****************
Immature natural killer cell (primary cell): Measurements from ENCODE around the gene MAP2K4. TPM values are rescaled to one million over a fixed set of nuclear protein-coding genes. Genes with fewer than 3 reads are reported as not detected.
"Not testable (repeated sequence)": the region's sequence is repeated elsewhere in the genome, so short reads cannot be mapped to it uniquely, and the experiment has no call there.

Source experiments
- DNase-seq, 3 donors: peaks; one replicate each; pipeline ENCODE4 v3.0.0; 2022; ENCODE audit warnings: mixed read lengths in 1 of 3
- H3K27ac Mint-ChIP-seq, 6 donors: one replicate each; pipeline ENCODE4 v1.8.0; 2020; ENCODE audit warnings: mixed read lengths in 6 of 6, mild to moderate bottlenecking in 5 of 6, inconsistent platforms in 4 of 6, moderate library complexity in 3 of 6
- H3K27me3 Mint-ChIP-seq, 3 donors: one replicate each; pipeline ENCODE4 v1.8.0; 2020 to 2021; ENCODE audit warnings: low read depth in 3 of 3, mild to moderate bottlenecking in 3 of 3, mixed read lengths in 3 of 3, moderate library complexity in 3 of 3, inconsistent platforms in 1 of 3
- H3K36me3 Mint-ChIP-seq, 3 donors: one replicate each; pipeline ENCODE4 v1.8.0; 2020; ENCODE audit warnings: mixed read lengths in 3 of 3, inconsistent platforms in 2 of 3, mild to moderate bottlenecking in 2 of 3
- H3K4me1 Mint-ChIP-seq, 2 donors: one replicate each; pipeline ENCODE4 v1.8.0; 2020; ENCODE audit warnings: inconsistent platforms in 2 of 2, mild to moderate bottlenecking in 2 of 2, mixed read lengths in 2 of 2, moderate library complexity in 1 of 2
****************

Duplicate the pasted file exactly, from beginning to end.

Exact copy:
Immature natural killer cell (primary cell): Measurements from ENCODE around the gene MAP2K4. TPM values are rescaled to one million over a fixed set of nuclear protein-coding genes. Genes with fewer than 3 reads are reported as not detected.
"Not testable (repeated sequence)": the region's sequence is repeated elsewhere in the genome, so short reads cannot be mapped to it uniquely, and the experiment has no call there.

Source experiments
- DNase-seq, 3 donors: peaks; one replicate each; pipeline ENCODE4 v3.0.0; 2022; ENCODE audit warnings: mixed read lengths in 1 of 3
- H3K27ac Mint-ChIP-seq, 6 donors: one replicate each; pipeline ENCODE4 v1.8.0; 2020; ENCODE audit warnings: mixed read lengths in 6 of 6, mild to moderate bottlenecking in 5 of 6, inconsistent platforms in 4 of 6, moderate library complexity in 3 of 6
- H3K27me3 Mint-ChIP-seq, 3 donors: one replicate each; pipeline ENCODE4 v1.8.0; 2020 to 2021; ENCODE audit warnings: low read depth in 3 of 3, mild to moderate bottlenecking in 3 of 3, mixed read lengths in 3 of 3, moderate library complexity in 3 of 3, inconsistent platforms in 1 of 3
- H3K36me3 Mint-ChIP-seq, 3 donors: one replicate each; pipeline ENCODE4 v1.8.0; 2020; ENCODE audit warnings: mixed read lengths in 3 of 3, inconsistent platforms in 2 of 3, mild to moderate bottlenecking in 2 of 3
- H3K4me1 Mint-ChIP-seq, 2 donors: one replicate each; pipeline ENCODE4 v1.8.0; 2020; ENCODE audit warnings: inconsistent platforms in 2 of 2, mild to moderate bottlenecking in 2 of 2, mixed read lengths in 2 of 2, moderate library complexity in 1 of 2